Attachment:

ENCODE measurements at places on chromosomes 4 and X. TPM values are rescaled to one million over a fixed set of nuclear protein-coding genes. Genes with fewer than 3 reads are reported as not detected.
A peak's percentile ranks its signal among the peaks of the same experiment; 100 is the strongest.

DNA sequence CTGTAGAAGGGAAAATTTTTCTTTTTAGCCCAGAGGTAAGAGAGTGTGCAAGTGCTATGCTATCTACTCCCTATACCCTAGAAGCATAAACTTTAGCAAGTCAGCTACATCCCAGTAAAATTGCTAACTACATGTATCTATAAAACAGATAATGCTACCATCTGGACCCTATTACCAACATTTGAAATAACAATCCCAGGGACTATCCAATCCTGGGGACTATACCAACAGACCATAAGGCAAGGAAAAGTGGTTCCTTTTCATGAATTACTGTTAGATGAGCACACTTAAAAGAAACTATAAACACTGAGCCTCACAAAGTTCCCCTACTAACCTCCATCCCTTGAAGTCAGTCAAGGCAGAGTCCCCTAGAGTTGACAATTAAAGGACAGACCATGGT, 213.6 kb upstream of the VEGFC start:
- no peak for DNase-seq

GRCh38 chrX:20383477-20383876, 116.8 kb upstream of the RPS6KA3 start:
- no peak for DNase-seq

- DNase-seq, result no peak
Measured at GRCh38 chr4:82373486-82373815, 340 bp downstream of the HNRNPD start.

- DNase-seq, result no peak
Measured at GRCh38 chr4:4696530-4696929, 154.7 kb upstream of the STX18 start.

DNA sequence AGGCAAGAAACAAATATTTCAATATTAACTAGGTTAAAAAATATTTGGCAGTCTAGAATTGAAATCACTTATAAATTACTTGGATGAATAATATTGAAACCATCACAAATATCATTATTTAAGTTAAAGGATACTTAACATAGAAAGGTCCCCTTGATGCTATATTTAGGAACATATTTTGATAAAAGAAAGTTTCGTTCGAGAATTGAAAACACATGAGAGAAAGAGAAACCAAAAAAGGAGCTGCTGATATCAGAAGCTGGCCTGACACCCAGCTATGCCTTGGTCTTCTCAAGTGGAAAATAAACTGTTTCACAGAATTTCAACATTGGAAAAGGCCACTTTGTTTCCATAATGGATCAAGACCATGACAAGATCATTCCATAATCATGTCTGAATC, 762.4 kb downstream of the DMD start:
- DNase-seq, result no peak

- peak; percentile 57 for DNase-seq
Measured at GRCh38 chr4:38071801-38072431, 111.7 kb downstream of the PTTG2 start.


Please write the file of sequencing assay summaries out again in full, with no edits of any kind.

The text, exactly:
ENCODE measurements at places on chromosomes 4 and X. TPM values are rescaled to one million over a fixed set of nuclear protein-coding genes. Genes with fewer than 3 reads are reported as not detected.
A peak's percentile ranks its signal among the peaks of the same experiment; 100 is the strongest.

DNA sequence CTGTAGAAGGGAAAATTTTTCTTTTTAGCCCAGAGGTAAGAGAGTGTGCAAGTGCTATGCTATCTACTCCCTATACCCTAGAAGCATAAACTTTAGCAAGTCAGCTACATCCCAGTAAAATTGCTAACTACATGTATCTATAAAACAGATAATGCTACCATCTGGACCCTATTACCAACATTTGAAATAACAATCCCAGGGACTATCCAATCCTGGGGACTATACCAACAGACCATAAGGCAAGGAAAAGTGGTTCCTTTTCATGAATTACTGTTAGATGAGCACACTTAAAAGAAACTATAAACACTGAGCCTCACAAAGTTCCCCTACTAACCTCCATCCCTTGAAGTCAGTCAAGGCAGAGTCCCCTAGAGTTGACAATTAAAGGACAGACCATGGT, 213.6 kb upstream of the VEGFC start:
- no peak for DNase-seq

GRCh38 chrX:20383477-20383876, 116.8 kb upstream of the RPS6KA3 start:
- no peak for DNase-seq

- DNase-seq, result no peak
Measured at GRCh38 chr4:82373486-82373815, 340 bp downstream of the HNRNPD start.

- DNase-seq, result no peak
Measured at GRCh38 chr4:4696530-4696929, 154.7 kb upstream of the STX18 start.

DNA sequence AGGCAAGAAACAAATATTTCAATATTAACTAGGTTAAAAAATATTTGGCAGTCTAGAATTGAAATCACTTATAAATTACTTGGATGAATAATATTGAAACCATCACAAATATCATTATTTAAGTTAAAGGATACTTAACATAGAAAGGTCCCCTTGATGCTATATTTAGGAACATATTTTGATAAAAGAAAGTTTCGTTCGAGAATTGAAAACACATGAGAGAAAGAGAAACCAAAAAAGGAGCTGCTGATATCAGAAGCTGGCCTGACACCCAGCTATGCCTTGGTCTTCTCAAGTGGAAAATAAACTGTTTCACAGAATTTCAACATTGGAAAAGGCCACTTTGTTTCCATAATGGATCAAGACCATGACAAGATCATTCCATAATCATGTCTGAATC, 762.4 kb downstream of the DMD start:
- DNase-seq, result no peak

- peak; percentile 57 for DNase-seq
Measured at GRCh38 chr4:38071801-38072431, 111.7 kb downstream of the PTTG2 start.